According to the red tide report from the FWC, karenia brevis, the organism responsible for red tide, was found in the Lower Keys this past week.
"Water samplings in the Florida Keys has shown the presence of karenia brevis there since Hurricane Michael," said Michelle Kerr, of the Fish and Wildlife Research Institute. The samples tested positive for low-levels of Karenia brevis on October 12th at Fort Zachary Taylor State Park and at Looe Key Reef.
The FWC states that over the past week, while karenia brevis has decreased in parts of Manatee, Sarasota, Charlotte, Lee, and Collier counties, background to low concentrations were confirmed in Monroe County.
"Because red tide does not affect the fish muscles, it is still safe to consume fresh fish as long as it is healthy looking," Kerr stated, but added that it is important that the public reports fish kills so that the FWC can continue to track them.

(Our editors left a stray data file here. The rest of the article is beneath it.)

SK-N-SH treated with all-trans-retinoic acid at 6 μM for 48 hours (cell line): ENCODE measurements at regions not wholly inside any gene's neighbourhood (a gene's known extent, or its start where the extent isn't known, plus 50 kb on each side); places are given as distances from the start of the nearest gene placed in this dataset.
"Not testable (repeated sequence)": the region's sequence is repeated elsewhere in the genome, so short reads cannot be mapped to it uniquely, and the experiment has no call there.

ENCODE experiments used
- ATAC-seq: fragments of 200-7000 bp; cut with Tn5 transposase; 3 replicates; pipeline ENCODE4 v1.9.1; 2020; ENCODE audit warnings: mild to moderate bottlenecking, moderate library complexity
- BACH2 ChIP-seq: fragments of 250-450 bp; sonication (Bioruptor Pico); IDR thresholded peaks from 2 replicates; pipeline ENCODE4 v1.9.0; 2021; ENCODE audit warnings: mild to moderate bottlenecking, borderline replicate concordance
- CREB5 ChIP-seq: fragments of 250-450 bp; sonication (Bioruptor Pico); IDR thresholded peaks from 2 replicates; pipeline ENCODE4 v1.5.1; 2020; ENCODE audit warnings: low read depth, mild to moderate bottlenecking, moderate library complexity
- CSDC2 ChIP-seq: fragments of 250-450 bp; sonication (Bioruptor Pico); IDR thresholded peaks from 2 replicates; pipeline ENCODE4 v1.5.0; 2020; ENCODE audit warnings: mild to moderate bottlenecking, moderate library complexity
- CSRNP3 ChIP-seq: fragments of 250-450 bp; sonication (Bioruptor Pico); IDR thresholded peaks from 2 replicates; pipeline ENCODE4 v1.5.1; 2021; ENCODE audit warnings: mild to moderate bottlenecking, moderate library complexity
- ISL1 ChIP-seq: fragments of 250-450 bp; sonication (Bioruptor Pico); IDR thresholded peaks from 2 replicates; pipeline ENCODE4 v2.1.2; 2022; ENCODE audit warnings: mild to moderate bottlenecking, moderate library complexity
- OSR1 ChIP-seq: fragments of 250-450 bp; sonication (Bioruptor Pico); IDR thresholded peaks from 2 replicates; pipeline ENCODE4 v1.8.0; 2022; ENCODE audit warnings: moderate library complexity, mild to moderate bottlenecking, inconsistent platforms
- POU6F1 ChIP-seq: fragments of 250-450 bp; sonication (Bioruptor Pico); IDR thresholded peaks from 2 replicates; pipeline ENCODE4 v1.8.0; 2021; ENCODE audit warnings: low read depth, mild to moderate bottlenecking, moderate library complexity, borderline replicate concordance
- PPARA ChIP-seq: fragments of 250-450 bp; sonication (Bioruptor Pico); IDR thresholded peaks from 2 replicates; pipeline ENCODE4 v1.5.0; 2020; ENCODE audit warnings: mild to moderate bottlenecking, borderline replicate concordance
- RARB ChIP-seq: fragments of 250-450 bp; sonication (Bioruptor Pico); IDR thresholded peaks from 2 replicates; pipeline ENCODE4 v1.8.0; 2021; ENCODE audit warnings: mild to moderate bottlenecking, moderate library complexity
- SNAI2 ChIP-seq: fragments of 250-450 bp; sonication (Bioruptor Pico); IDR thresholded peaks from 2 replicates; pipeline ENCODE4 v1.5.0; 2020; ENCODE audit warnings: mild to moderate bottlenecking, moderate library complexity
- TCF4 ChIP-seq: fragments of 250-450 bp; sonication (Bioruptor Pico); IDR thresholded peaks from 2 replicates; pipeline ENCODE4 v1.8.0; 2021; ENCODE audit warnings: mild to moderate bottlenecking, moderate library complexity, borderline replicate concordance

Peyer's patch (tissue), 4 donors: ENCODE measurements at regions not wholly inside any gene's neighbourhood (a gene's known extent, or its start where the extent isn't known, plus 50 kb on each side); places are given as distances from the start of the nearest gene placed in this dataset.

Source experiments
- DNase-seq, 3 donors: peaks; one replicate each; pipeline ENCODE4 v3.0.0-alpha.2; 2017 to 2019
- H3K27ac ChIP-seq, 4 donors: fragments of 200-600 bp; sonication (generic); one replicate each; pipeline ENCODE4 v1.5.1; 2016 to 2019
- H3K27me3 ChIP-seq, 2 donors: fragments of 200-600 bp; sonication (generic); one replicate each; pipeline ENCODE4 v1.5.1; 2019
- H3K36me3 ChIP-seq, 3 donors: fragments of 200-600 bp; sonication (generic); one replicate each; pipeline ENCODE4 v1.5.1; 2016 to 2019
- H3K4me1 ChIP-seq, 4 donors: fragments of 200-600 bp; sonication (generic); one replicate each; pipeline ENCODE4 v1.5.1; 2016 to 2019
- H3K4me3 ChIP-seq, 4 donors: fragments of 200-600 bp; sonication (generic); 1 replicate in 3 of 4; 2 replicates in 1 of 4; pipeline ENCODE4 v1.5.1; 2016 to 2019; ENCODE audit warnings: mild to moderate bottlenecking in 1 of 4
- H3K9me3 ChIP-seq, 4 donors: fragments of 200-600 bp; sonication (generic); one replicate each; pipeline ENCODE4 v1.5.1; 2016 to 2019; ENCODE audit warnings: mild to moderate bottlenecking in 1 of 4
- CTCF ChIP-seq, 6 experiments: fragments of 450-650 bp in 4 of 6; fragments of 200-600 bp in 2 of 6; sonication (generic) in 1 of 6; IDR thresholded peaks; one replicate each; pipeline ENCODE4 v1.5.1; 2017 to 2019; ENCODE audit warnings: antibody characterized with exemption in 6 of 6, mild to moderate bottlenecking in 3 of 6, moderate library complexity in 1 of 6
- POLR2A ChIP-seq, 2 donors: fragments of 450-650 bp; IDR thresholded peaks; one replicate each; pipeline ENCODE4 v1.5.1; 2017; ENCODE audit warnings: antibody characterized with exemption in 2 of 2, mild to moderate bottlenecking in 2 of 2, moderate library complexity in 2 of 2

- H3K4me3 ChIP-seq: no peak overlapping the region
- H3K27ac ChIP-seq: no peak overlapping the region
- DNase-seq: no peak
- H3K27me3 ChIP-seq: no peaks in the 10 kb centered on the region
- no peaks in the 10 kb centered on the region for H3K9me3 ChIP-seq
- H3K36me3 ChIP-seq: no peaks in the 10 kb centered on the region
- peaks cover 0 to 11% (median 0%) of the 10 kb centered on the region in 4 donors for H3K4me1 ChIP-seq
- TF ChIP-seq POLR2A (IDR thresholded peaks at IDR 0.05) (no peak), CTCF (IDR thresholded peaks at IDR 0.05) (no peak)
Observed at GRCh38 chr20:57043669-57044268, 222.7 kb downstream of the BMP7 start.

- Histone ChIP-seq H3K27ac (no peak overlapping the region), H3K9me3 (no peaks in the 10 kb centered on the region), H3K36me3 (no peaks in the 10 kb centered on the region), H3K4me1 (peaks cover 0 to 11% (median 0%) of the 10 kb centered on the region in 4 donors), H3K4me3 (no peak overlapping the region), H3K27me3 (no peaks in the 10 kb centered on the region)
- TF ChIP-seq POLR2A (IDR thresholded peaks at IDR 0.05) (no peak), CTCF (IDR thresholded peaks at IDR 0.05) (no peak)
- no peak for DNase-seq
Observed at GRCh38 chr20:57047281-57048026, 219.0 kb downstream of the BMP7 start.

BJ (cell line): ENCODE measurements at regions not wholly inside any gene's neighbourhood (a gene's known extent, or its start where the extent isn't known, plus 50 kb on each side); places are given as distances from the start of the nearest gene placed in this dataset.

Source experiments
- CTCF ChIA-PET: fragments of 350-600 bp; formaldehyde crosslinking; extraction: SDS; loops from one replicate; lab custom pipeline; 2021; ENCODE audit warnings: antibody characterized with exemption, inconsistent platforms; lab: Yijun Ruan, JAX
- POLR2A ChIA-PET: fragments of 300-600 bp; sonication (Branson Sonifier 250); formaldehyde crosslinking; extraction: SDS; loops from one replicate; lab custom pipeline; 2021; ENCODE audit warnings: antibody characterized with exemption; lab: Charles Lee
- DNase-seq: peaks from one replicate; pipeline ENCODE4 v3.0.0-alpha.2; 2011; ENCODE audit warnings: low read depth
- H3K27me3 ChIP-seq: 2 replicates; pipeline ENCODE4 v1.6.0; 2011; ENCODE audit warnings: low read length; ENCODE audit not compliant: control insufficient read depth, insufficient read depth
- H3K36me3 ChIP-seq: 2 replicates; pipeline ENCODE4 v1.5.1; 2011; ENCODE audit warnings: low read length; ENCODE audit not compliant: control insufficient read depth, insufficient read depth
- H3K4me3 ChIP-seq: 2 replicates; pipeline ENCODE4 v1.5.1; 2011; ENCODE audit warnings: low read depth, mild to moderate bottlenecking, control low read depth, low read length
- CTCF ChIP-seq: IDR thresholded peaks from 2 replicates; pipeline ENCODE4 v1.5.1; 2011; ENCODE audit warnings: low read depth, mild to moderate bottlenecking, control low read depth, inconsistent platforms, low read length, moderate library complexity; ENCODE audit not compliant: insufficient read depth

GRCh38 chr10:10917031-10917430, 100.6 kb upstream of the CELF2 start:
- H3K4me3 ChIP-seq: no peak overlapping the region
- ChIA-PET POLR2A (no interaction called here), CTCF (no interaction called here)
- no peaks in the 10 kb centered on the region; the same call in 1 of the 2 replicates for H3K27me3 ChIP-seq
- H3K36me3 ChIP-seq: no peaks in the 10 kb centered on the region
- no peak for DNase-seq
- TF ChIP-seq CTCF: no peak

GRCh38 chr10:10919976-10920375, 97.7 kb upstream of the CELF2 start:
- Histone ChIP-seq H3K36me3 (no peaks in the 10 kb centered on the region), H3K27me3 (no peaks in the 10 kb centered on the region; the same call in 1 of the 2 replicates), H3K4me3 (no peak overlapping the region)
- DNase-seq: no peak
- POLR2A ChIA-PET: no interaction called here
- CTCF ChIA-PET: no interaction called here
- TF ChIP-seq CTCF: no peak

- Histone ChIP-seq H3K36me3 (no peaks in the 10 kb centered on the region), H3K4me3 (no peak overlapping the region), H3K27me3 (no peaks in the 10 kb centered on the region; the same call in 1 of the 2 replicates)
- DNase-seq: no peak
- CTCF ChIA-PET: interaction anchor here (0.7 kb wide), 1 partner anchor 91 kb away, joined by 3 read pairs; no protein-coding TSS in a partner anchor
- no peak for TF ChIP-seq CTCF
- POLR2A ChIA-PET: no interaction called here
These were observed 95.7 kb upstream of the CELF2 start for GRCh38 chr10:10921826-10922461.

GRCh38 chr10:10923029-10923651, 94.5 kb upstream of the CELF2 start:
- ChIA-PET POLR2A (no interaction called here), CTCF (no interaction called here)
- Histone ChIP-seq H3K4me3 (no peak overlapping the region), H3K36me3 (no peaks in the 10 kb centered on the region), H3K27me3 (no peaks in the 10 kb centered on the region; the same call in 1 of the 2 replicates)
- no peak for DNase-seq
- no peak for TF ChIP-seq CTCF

The public can report fish kills on this link, or by calling 800-636-0511.
"High concentrations can cause respiratory irritation in humans, but it can be felt at low levels as well," Kerr added.
The FWC does not know if the levels will increase or decrease, but the daily sampling chart for karenia brevis can be viewed on the FWC website (yellow dots shown on the left represent its presence in low levels; grey not present).